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Tag: Mac

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TothPix: Clint and Mac part 4

Clint & Mac drawn by Alex Toth continues this week with some fine, fine frames, and what has now become one of my favorite Toth pages ever. Just you wait. As always, you can refer to and read the story in its entirety at Michael Sporn's splog.

Topping off page 11 is a honey of a horizontal panel. Toth arranges it this way so we can read the long name of the shop, being careful not to place anything directly in the center of the frame. This is good example of a rule of thirds composition, which artists and photographers typically apply vertically. Toby with that all-important satchel fill the right third, while Clint & Mac are cropped far left, entering frame. Despite the simple set-up, Toth achieves great depth with foreground and background planes, adding details near Toby's head, with the light post and reflections in the upper window. It doesn't seem much, but there's a lot going on here.

The lower tier of the same page shows a nice close-up of Toby's bag, another figure in deep background. In the next frame, though the principles are placed center-frame (atypically, for Toth), it works nicely and I really like the body language.
All right, here we go: page 12. It's astonishing. A self-contained page, Toth knocks this one outta the park. Just take it in, and don't worry about getting distracted with a couple poorly chosen bright colors - I blow away the color further below and really get into the nitty-gritty.


The smart design, storytelling, blackspotting, perspective and composition are even more evident in black & white/grey. The boys track Toby to the car and hitch a ride before getting bumped off in the last panel. Get a good look at how he's balanced lights and darks here - a sight to behold.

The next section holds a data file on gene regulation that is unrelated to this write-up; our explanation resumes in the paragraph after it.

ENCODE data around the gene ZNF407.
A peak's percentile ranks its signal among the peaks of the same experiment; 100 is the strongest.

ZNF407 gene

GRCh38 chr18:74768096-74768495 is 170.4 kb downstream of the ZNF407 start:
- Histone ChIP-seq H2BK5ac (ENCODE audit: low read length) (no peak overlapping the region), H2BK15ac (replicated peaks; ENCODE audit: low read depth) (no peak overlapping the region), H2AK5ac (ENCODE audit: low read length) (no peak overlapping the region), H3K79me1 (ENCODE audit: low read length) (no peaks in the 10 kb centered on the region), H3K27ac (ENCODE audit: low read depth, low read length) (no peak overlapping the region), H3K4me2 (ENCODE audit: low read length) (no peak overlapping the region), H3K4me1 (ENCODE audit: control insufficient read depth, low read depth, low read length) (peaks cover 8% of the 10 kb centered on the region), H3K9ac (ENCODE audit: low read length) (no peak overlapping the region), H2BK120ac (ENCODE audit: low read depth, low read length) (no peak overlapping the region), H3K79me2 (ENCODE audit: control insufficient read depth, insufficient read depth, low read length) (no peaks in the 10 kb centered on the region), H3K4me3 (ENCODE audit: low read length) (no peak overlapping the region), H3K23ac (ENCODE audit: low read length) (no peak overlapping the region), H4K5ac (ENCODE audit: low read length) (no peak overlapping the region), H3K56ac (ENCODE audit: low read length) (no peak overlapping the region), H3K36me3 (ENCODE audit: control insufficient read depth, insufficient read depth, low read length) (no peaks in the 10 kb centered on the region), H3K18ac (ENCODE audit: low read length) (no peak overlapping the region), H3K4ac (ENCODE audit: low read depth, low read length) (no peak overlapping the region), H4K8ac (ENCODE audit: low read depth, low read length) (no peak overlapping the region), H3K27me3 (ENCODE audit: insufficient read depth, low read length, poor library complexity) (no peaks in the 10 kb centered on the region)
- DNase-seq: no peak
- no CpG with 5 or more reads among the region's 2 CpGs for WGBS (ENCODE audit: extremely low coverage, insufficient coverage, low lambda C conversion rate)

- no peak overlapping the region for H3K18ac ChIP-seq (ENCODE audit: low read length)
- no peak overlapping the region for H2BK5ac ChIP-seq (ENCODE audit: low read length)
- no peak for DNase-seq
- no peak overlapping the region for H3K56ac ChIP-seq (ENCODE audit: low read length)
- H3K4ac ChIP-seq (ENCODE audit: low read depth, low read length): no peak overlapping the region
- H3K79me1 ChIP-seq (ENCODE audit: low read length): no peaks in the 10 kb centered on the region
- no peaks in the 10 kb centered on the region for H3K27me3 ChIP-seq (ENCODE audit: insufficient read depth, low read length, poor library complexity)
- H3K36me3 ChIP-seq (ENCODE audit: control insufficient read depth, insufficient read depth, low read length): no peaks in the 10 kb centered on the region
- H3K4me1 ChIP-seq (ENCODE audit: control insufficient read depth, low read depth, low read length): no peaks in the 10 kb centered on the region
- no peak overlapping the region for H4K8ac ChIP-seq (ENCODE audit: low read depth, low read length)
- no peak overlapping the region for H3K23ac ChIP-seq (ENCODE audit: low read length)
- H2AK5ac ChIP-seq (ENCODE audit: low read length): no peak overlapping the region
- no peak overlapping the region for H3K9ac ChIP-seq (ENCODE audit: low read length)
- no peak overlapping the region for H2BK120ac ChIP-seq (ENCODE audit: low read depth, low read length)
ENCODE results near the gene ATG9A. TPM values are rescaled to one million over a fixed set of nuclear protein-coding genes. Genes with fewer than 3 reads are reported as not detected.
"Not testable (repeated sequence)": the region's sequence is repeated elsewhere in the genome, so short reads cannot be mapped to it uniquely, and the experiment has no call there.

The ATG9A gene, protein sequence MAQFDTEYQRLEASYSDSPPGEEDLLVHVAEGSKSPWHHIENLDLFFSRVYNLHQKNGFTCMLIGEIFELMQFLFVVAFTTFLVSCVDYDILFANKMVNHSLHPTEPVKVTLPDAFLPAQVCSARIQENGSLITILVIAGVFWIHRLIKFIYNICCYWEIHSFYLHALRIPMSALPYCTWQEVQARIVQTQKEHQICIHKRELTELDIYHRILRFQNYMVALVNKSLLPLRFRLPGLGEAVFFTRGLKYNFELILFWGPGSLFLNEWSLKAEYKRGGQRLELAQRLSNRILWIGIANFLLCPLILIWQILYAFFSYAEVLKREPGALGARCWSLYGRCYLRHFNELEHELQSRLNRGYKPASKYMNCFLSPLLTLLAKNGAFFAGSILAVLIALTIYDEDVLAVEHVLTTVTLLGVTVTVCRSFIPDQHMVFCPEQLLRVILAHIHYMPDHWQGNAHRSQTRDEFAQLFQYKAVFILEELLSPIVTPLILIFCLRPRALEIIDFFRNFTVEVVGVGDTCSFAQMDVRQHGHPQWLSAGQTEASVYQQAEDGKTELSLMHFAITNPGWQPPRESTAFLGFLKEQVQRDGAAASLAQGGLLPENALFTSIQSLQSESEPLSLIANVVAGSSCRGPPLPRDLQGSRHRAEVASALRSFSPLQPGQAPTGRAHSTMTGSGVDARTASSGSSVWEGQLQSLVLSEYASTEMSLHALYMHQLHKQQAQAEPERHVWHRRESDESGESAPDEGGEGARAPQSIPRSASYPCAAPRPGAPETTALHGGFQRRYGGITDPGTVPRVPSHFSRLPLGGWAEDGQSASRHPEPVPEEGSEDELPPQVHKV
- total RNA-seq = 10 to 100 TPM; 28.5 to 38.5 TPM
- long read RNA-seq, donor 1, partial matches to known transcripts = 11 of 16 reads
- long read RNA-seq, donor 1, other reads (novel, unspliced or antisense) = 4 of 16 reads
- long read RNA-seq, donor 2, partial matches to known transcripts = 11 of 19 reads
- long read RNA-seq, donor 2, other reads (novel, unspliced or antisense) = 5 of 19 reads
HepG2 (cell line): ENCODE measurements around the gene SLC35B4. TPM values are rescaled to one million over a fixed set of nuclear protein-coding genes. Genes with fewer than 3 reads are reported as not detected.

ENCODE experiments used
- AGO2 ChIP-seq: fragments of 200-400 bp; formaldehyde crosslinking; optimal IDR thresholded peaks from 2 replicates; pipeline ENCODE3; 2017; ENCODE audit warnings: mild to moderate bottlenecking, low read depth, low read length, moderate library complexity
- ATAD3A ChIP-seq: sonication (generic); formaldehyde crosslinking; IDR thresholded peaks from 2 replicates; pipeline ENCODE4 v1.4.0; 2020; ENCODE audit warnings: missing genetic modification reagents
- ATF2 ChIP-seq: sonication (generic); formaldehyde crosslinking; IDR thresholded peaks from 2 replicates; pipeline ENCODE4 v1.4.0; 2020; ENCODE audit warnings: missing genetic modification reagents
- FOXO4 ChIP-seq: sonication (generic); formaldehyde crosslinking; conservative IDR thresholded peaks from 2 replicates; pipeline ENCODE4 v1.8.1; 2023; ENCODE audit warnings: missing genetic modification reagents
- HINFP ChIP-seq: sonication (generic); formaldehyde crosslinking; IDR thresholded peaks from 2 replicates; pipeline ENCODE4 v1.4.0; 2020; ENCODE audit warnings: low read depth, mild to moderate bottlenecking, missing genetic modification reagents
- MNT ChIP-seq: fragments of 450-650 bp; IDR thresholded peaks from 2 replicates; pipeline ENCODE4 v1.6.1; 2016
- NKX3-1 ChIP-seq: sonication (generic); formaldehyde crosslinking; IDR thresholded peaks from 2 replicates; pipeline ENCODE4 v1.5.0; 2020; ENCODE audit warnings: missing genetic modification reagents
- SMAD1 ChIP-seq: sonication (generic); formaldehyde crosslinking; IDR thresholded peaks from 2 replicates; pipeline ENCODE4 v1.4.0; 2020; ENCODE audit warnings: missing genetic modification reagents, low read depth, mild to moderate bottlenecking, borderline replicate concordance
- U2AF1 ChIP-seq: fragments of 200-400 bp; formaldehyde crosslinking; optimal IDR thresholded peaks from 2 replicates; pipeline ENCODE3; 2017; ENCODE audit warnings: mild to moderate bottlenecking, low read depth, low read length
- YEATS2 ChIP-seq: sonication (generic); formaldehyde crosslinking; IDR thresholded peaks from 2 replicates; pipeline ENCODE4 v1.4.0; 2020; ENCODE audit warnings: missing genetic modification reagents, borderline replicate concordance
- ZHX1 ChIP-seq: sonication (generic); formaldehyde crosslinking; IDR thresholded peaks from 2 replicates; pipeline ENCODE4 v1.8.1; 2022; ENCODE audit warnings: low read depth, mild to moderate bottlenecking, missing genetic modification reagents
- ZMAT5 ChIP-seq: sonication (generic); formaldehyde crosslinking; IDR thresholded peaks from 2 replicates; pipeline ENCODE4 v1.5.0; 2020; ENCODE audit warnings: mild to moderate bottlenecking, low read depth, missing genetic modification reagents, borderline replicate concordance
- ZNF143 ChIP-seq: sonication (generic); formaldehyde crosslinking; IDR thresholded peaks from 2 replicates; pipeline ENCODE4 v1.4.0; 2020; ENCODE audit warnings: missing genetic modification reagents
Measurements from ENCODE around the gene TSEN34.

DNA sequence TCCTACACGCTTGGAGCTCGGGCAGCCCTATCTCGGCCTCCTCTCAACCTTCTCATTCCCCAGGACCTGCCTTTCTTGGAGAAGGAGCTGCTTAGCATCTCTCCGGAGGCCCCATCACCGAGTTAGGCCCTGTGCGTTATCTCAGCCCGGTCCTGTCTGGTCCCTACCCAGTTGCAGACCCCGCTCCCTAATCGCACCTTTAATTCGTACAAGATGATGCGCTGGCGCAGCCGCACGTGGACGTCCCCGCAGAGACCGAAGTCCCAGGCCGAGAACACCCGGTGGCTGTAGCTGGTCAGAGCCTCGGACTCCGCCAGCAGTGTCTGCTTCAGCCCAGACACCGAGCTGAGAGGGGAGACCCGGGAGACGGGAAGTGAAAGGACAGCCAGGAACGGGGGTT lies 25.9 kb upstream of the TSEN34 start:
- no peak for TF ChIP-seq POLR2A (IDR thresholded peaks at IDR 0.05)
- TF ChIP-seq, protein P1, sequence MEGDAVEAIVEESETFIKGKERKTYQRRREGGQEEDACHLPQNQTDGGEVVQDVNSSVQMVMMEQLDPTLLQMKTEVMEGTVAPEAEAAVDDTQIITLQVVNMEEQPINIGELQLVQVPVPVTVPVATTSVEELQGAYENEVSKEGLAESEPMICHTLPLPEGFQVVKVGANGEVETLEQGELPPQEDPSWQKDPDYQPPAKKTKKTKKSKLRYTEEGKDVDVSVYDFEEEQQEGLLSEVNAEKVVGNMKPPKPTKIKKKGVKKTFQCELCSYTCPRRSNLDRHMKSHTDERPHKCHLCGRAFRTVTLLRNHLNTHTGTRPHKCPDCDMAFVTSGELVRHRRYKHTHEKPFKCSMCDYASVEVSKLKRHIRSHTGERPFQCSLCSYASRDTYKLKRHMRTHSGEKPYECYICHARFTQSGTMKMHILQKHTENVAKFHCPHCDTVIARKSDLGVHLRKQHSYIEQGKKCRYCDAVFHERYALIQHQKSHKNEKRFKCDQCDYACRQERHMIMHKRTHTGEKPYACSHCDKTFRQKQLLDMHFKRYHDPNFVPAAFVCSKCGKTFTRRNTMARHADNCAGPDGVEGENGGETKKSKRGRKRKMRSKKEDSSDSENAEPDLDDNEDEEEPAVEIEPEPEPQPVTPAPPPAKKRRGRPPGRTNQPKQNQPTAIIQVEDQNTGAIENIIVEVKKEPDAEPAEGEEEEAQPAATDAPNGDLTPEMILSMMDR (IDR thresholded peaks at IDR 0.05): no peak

In each panel, though usually not placed middle-frame, Toth makes clear the center of interest (indicated in yellow below). Through a clever use perspective and changing POV, Toth carries lines from frame to frame, leading the eye through the page, action -by action, balancing angles throughout to achieve astounding page composition. None of these lines are perfectly vertical or horizontal, even the side of the building in frame 1. Dynamic!


In frame 1, all eyes are on Toby as he enters the car. His foot/leg jutting into the bright sidewalk catches our eye. The boys knocked out in silhouette in the foreground put them front-and-center, but not to distract us from who they're following, and to add drama/mystery. And boy, this guy knew how to draw cars!


I can't get over these two frames in the middle tier. Toth places us in the driver's seat in the car directly behind Clint & Mac hanging onto the spare, riding the bumper. The heroes, being the center of attention are not placed in the middle of the panel, but offset to the right and cropped. The main horizontal lines either lead us to or frame the boys. Beyond foreground, mid- and background, Toth further separates planes with the exhaust from Toby's car. Extending and reinforcing those lines into the next frame, the artist combines an exterior and interior shot to cleverly crop and frame the boys still hanging on to the rear of the vehicle. Amazing.